posted on Sep, 3 2012 @ 12:38 AM
If you think the system is broken and it's just going to collapse into itself and burn up humanity within your lifetime then you have two choices:
1. Fix it.
2. Lay down and die.
You, for some insane reason, appear to have chosen the 2nd option. I'm guessing you (like myself) are an American, in which case it makes even less
sense for you to simply throw in the towel, because we are afforded the largest opportunity to change things here. If you're not rich, you have a
shot at getting rich. If you're not smart you have every opportunity to learn and become smart. If you're not charismatic you can hire someone who
is and give them your talking points. If you have to buy into the system to change it, then do so. But the absolute worst thing anyone can do, the
most morally reprehensible action a man who knows of impending doom can take... is no action at all.
But leaving aside all that, I would like to hear why you think things are failing so badly. And not this "We're beholden to the corporations!!!!!"
crap; the corporations have as much power as we let them, and same for government. If the economy collapsed tomorrow everyone and their mother would
be revolting against the very idea of governance or corporations. Trying to create a movement against corporate greed or government corruption isn't
difficult because "Big Brother is watching", but because we are genuinely doing pretty well in the grand scheme of things. Compare the poorest
person here to "middle class" individuals in Africa or China. More than that, compare our ability to create million man strong protests against our
government (Civil Rights Movement, Vietnam, and most notably today, Occupy Wall Street) with other nations, most pointedly nations in the Middle East.
I admit, my opinion on most of the stuff here is going to be vastly different-- I don't have many theories on shadow governments or falsified events.
I come here merely to learn about diverging viewpoints and try and understand people I often come across and disagree with in daily life. Perhaps I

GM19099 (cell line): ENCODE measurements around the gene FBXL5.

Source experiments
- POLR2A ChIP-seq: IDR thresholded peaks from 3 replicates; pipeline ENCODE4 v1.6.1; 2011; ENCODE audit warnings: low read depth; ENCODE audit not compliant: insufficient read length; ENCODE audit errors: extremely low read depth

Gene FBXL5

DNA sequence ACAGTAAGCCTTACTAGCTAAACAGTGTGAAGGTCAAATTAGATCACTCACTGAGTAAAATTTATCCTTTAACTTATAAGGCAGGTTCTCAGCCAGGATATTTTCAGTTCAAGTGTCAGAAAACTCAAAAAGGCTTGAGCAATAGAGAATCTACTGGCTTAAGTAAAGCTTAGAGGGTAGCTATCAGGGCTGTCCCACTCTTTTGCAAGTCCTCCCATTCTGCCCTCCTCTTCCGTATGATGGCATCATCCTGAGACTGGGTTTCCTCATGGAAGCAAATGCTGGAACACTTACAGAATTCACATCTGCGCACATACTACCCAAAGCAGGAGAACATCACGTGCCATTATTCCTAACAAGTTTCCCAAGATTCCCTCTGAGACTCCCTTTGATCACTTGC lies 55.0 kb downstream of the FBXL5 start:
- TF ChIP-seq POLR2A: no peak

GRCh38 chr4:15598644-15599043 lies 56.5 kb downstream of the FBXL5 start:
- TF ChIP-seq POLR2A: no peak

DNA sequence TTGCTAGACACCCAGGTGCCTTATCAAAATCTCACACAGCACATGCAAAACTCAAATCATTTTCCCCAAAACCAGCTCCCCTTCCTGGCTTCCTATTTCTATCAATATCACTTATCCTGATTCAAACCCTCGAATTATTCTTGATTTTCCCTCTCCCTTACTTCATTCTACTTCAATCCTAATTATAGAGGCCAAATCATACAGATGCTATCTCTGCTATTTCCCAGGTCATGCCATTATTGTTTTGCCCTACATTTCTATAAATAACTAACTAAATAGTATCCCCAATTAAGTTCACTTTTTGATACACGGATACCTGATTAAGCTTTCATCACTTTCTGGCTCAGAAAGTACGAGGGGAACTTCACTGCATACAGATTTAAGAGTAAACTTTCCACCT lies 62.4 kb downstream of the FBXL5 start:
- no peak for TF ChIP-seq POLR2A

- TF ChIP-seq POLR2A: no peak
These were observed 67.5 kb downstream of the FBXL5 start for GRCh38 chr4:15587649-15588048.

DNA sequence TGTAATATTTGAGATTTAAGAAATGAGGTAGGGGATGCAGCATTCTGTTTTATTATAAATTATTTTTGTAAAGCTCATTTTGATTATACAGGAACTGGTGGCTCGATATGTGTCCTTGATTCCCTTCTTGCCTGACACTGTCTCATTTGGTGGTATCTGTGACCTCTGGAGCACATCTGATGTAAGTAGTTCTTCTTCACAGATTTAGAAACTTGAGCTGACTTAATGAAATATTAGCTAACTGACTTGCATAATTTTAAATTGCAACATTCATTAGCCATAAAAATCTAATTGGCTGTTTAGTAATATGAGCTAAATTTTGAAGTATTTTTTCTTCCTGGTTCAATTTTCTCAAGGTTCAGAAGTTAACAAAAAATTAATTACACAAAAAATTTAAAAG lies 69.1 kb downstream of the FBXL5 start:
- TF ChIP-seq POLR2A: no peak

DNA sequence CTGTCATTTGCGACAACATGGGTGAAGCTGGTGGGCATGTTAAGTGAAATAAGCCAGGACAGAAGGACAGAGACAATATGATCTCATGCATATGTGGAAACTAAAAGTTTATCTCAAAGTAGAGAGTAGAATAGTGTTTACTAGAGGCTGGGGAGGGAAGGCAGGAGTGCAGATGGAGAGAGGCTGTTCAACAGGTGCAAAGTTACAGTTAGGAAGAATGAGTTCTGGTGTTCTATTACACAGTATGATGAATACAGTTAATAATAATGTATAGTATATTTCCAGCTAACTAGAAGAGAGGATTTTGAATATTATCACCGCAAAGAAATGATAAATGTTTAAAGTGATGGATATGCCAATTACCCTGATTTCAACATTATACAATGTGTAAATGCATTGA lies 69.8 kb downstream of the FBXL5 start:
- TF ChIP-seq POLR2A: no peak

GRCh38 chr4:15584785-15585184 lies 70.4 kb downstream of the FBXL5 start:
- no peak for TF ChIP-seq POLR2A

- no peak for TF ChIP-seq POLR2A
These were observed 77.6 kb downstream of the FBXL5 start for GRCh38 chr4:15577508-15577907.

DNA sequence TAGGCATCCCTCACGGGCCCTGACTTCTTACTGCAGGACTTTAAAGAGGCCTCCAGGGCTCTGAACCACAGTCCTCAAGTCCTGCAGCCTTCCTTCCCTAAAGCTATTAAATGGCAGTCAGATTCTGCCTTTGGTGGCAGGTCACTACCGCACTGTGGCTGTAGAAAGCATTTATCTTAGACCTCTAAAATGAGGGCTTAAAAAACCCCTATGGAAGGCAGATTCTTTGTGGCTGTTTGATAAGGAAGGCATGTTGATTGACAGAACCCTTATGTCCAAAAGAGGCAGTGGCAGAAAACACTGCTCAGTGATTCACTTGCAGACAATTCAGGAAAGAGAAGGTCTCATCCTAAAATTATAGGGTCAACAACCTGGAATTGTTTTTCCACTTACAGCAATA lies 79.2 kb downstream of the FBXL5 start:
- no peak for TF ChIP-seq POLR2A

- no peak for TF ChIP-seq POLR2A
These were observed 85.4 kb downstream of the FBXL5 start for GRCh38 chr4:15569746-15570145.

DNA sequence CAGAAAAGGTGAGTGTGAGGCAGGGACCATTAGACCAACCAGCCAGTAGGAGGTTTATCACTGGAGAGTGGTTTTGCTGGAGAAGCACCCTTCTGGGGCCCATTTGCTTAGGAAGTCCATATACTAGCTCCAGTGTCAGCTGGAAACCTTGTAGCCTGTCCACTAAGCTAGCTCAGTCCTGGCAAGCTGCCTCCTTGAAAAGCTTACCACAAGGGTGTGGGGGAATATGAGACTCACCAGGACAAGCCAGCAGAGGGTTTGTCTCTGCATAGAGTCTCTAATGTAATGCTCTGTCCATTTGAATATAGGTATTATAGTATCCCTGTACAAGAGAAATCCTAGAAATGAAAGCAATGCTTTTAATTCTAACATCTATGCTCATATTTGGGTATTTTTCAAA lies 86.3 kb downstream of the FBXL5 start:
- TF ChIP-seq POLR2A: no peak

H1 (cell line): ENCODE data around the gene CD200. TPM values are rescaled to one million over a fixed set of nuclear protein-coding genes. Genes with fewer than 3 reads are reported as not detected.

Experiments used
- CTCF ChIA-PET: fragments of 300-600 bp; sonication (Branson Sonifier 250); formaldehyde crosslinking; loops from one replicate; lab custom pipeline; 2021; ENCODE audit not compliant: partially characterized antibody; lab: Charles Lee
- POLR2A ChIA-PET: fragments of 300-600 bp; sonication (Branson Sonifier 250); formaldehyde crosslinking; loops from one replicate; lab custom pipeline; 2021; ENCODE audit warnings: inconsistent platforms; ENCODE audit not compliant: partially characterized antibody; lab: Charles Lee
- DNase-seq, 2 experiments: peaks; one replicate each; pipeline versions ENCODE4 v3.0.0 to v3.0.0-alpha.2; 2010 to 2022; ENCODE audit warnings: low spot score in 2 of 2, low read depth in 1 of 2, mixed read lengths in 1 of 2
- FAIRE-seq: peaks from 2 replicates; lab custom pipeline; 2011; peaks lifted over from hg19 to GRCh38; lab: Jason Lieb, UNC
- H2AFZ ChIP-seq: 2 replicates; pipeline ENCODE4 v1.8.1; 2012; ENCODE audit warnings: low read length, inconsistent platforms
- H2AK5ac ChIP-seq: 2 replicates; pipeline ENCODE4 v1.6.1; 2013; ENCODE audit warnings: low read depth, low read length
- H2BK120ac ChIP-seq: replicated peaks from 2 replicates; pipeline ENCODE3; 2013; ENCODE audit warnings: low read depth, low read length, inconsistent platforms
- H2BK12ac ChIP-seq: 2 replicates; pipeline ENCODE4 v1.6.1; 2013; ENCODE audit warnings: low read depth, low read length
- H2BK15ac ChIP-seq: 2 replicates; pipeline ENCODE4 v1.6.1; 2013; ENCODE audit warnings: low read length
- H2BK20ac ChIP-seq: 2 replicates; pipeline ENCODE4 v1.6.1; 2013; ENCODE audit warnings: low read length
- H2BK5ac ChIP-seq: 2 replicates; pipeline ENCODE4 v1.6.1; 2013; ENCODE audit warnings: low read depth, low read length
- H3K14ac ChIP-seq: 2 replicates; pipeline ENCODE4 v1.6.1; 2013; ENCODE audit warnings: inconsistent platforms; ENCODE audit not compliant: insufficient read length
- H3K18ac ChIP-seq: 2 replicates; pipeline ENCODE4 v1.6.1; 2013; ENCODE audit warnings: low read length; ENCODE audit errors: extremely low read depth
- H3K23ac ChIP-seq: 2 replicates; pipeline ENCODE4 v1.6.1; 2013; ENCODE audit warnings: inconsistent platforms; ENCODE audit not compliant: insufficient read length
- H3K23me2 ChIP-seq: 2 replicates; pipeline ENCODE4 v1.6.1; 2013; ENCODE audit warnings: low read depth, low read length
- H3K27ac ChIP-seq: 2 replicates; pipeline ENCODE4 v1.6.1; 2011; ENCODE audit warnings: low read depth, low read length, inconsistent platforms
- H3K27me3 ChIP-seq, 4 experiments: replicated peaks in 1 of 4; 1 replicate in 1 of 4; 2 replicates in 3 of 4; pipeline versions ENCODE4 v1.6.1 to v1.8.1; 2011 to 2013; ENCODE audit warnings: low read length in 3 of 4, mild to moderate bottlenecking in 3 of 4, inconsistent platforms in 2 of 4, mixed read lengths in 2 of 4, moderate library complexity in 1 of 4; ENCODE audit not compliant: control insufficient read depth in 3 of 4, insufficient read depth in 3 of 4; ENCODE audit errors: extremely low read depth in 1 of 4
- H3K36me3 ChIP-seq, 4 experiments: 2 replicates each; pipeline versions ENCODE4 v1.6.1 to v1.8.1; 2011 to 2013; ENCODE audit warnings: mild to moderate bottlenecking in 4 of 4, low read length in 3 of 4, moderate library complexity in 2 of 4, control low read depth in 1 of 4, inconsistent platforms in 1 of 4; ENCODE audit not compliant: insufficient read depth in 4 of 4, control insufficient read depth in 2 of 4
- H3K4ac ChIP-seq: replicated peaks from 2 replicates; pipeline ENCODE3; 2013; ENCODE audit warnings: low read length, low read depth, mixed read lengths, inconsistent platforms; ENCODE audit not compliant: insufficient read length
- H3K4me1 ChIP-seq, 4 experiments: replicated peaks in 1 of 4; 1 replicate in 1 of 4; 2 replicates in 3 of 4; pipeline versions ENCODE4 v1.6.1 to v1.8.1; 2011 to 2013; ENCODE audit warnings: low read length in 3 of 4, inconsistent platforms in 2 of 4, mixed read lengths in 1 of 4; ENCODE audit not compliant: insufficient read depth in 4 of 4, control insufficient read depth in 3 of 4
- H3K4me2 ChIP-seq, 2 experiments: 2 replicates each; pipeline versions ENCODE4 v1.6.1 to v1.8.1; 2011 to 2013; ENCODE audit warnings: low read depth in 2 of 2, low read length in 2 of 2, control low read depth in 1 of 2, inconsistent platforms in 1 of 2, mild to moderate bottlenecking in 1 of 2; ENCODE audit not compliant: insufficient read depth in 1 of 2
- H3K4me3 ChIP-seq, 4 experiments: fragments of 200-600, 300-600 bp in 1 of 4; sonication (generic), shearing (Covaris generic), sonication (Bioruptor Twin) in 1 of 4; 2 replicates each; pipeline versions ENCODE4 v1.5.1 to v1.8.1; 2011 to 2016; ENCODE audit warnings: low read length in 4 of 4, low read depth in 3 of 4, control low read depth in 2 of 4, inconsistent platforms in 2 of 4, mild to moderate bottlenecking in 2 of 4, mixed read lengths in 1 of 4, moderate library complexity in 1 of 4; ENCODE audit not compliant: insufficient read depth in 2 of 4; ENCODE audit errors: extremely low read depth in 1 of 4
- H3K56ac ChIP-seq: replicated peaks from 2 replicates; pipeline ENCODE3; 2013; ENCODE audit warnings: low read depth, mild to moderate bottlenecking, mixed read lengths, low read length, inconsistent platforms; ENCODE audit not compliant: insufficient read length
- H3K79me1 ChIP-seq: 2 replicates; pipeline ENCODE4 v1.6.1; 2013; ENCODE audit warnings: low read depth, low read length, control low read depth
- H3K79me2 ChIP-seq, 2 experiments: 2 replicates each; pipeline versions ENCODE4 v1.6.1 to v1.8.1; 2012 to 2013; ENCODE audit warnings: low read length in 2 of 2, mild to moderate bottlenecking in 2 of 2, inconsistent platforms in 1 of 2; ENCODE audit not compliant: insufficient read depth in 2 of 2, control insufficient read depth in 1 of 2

should already know how my arguments are too idealistic, but I honestly don't. I think the very fact that we can create a forum where people can
express their distaste in government is proof of how free we really are, comparing things to our ancestors, arguably the greatest of which both
declared "all men are created equal" and enslaved millions of men for decades without a hint of irony or compunction. If you believe humanity is
screwed because such a thing was allowed to happen, and certainly at some point in time we must pay for the sins of our forefathers, I could
understand the sentiment, but rationally there's no moral "computer program" that tallies up atrocities man has committed against man and which
executes a final "end humanity" command upon a certain number of screw ups. There's certainly no more foreboding precursors to the end of humanity
than 100 years ago when the world was nearing the first World War, nor the considerably darker time following when World War 2 began to build up.
Even if your economic, political or technological systems and centers collapsed, it would not come close to ending humanity because all of those
things were built by humanity. It may take the populace a while to get the hang of rebuilding these systems, but we would certainly gain our
sea legs and begin civilization anew (only to inevitably "destroy" it again, no doubt). The biggest problem with all of this, though, is that you
could argue (as I would) that everything our species has been through up to this point has been worth it, in some way or another. Have we severely
drained the planet of its resources? Yeah, but we've created the means to discover new planets and, with any luck, eventually travel to them. Our
evolution from a hunter-gatherer society into an agrarian one allowed us to develop the tools and systems for industrialism which makes it so people
can entertain in the form of philosophical or dramatic texts, or socially communicate with someone a continent away. By creating political
systems we have allowed for governments to stand for millions of people diplomatically and streamline interaction between what would otherwise be
millions of smaller tribes. Our economic systems have allowed us to embrace a culture where even in downturns in the economy the majority of people
can still afford the basic amenities like food and shelter without being forced into indentured servitude. Yes, there are problems--sometimes MAJOR
problems with all of these systems, but that doesn't spell the end of the human race, only the social evolution of it.
You're probably going to disagree with everything I say here, and maybe say I'm an optimist or hopelessly deluded. But I would argue that the fact
that you have time to sit around and ponder the end of the world... Suggests that the average ATSer is living better now than at any other time in
human history. Think about it.